MCLR, margin and reduction in home loan rates: A Saga
It is better to do the home work before signing above the dotted line. Home loans being large and long term liability it makes all the more important to understand what matters.
Fluctuation in rate of interest on home loan is one of the most complex things today. Many home loan borrowers find it difficult to decide on their home loan needs – be it choosing the right product or switching to another bank. Here, I am clearing some matters which are commonly not understood by the borrowers by and large. If you follow these six rules while deciding, chances are narrow that you will miss a good deal.
Rule no. 1: Do not jump at the sight of the cheapest rate of interest.
At the cost of repetition, cheapest can't be the best. Ranjan Mahato, a VP with a large media house was buying a Rs 12 crore home in Mumbai and was in requirement for a Rs 8 crore loan. He approached a PSU lender and it took him two and a half months to get the loan approved. He was prepared for this and was okay with it too. After all, the sellers are quiet co-operative these days, post demonetisation, and he took the loan disbursal on 28th Dec '16, only to find that bank reducing their MCLR by 60 bps in the very next week and felt elated with his choice of lender.
After a month, when his rate still remained the same, he called the lender only to get a response that his rate is linked with a 12-month MCLR and won't change till the next year, i.e., 2018.
Rule no. 2: Understand what your loan rate is pegged with.
If you have borrowed before April 2016, your loan will not be linked with MCLR and it will be either with base rate or even may be with Prime lending rate, if it's an old one.
Rajesh Srivastava took home loan at 8.25% in 2006 and it kept increasing soon after and touched a high of 13.75%. Right now, he's at 13% and still wondering what went wrong. His loan is tied with PLR. If you are with an NBFC, you don't even have a choice to shift to MCLR, since they are not banks and not regulated by RBI.
Rule no. 3: Study the previous track of the lender you choose.
This is not easy unless you are following the lenders for at least 3-5 years (which is most unlikely for a common man to do). There is no research available online either. If you find a mortgage broker who is seasoned and can help you with the data, you will see that the myth people carry in mind that PSU lenders reduce rates frequently and all MNC lenders are static, is completely erroneous.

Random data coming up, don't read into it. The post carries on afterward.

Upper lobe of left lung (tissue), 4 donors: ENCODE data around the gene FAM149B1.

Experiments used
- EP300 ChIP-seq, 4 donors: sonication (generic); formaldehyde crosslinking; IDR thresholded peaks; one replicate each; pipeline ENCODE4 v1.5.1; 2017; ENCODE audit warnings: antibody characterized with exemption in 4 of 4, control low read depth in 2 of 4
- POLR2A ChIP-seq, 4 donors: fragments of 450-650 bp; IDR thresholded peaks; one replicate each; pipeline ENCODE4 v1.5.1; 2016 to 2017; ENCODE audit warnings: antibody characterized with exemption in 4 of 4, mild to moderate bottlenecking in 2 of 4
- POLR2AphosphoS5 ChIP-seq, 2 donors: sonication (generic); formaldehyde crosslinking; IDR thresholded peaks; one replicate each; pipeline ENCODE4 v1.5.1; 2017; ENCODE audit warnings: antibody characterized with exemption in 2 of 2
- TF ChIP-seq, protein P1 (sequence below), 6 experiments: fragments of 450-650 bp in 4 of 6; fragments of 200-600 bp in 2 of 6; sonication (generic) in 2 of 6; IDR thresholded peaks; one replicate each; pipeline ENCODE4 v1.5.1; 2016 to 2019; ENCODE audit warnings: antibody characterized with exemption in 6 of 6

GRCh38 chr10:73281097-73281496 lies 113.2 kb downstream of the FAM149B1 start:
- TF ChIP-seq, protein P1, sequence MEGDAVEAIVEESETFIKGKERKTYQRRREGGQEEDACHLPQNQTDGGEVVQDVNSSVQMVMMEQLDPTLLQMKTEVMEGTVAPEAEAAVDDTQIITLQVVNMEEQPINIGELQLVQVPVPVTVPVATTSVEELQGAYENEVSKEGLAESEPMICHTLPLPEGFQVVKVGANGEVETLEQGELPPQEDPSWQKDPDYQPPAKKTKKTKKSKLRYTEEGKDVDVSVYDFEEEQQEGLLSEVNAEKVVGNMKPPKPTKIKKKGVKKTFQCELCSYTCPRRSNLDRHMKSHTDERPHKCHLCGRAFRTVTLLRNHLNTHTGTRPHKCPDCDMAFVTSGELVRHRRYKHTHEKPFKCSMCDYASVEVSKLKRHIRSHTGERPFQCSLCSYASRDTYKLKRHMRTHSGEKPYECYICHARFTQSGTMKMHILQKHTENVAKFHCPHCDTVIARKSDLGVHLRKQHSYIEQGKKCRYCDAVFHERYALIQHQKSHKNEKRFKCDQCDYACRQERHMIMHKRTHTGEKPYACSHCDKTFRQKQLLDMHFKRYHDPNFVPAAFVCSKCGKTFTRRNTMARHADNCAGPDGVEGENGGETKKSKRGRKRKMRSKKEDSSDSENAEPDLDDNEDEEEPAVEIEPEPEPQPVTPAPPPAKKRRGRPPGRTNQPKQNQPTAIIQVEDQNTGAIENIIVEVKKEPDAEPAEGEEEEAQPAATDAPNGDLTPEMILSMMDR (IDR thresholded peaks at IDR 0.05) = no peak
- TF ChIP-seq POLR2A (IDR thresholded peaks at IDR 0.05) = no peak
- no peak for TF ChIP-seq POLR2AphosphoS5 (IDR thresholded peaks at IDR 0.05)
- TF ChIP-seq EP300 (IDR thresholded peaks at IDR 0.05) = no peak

Rule no. 4: A 'too-good-to-believe' deal may have hidden agenda.
Lenders have overdraft loans. Many affluent and cash-rich borrowers love this product. But, there will be small nicks in each one of them. The worst of all is - not having a calculator and using an excel sheet to do the math. Then mandatory minimum balance to be maintained or being charged an annual fee for maintaining high balance in that account are all in fine prints. Even your bank relationship manager may not know or surely can pretend not knowing about it.
Low rates of interest can be pegged with conditions like
(1) mandatory life insurance purchase
(2) credit score appraisal
(3) lock-in period
(4) agent subvention, which is not given or recognised by the bank/lender, hence unofficial
(5) agent's fee reduction by the lender to pass on some rate benefit to you, which can lead to a controversy if the agent fails to acknowledge later
(6) a temporary deal for short period where the rate increases later
(7) a step-up deal to accommodate the business today, but costs the borrower high
Rule no. 5: Please do not have fascination for low margin. It doesn't help.
Sahil Mohammed took home loan from a private lender one year ago at zero margin and the lender did not reduce MCLR for flat one year! All his friends are at least 50bps lower than him today, even if their lenders offered a 80 bps margin. One bps is one basis point which is hundredth part of one percentage point.
Rule no. 6: It's time to engage a mortgage broker and not do shopping on your own.
We used to hear 10 years ago-"I want to deal directly with a bank." which is reduced to great extent now. People do not have time to chase for file status or study the market. With more than 35-40 lenders competing in the market, where will you have the bandwidth to fetch data and compare things for yourself? It doesn't cost you a dime to have a professional taking care of your home loan transaction, so go for it!
Hope the tips helps you decide wisely.
The writer is founder of RetailLending.com